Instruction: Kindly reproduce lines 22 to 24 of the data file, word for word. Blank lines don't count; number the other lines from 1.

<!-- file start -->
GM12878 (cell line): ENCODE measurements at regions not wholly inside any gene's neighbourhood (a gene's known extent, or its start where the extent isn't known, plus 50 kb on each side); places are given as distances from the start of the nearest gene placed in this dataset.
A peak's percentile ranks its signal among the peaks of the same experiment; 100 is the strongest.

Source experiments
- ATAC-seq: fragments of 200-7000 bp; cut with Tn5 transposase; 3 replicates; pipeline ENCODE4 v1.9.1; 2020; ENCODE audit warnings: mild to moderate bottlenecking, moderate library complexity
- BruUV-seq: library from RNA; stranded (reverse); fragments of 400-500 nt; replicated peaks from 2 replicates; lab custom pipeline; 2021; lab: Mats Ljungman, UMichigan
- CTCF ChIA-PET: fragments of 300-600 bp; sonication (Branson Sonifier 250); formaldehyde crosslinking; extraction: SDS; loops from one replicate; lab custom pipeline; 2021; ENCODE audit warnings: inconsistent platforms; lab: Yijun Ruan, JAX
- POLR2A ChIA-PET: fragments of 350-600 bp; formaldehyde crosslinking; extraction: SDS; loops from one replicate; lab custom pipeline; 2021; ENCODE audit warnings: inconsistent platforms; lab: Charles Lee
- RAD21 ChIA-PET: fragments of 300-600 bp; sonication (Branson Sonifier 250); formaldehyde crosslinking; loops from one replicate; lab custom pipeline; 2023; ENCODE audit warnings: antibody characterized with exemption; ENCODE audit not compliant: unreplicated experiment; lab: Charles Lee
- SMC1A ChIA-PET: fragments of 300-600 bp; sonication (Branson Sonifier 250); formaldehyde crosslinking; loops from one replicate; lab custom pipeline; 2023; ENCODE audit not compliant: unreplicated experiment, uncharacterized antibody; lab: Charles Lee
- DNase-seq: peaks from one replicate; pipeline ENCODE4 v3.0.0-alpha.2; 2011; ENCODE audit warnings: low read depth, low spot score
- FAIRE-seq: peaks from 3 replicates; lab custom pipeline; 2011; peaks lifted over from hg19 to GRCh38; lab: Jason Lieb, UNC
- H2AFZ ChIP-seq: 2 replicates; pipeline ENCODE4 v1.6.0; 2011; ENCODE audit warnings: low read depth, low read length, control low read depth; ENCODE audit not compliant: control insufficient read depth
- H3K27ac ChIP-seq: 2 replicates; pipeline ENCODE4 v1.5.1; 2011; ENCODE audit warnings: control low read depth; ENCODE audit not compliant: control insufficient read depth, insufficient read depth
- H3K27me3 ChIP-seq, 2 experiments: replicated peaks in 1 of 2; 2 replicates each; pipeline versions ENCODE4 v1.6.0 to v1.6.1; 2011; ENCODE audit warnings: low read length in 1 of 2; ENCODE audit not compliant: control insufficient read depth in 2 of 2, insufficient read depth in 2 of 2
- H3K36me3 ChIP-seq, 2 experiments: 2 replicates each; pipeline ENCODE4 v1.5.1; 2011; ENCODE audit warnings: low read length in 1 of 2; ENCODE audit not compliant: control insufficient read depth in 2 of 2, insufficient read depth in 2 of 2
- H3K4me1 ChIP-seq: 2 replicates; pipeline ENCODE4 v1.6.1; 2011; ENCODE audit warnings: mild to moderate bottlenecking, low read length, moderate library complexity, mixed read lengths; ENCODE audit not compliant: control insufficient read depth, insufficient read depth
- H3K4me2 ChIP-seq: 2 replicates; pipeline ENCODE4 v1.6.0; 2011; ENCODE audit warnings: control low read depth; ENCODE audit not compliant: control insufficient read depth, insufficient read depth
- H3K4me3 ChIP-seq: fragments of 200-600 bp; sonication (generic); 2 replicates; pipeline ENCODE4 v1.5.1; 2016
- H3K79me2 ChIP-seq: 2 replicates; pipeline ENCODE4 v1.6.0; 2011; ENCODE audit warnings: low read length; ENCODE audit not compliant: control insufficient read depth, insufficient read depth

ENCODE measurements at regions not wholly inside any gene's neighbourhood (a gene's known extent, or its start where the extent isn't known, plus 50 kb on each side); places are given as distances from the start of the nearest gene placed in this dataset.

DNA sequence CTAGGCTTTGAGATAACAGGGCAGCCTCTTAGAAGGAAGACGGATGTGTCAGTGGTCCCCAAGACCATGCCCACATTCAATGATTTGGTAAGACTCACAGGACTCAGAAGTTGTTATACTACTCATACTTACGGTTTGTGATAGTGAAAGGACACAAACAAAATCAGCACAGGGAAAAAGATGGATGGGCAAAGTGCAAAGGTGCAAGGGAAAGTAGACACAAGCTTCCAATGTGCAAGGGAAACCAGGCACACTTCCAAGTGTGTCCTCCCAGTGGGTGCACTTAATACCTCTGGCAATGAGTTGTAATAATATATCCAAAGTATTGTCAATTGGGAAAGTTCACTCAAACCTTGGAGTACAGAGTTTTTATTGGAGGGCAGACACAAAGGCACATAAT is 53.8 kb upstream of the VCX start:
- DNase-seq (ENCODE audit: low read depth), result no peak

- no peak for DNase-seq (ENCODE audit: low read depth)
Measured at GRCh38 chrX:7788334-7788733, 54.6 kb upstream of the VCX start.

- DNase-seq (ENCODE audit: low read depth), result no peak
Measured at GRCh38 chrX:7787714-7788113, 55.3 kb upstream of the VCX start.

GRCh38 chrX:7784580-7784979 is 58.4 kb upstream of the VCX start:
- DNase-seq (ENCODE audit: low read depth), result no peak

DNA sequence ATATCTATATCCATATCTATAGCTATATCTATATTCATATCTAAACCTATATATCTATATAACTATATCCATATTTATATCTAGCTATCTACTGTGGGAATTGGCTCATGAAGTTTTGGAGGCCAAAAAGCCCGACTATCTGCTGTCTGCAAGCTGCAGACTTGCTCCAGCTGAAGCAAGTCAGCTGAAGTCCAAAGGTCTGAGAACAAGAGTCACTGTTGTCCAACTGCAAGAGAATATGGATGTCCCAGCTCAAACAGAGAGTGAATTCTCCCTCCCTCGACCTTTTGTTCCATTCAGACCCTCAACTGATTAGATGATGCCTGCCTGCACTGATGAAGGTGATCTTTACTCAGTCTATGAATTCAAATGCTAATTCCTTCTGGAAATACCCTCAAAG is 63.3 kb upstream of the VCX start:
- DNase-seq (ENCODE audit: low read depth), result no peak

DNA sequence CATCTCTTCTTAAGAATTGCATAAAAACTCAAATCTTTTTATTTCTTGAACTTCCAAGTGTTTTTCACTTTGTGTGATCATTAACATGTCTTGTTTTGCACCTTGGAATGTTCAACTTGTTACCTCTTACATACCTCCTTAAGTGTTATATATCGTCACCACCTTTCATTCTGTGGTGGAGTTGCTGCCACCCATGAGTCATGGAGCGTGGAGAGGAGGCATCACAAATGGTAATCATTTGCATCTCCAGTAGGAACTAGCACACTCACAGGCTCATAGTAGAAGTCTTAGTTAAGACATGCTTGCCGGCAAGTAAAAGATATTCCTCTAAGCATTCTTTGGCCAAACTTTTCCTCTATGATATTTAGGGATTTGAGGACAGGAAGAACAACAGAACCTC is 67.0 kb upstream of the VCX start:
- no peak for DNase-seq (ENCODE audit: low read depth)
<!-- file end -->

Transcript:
- DNase-seq (ENCODE audit: low read depth), result no peak

- no peak for DNase-seq (ENCODE audit: low read depth)
Measured at GRCh38 chrX:7788334-7788733, 54.6 kb upstream of the VCX start.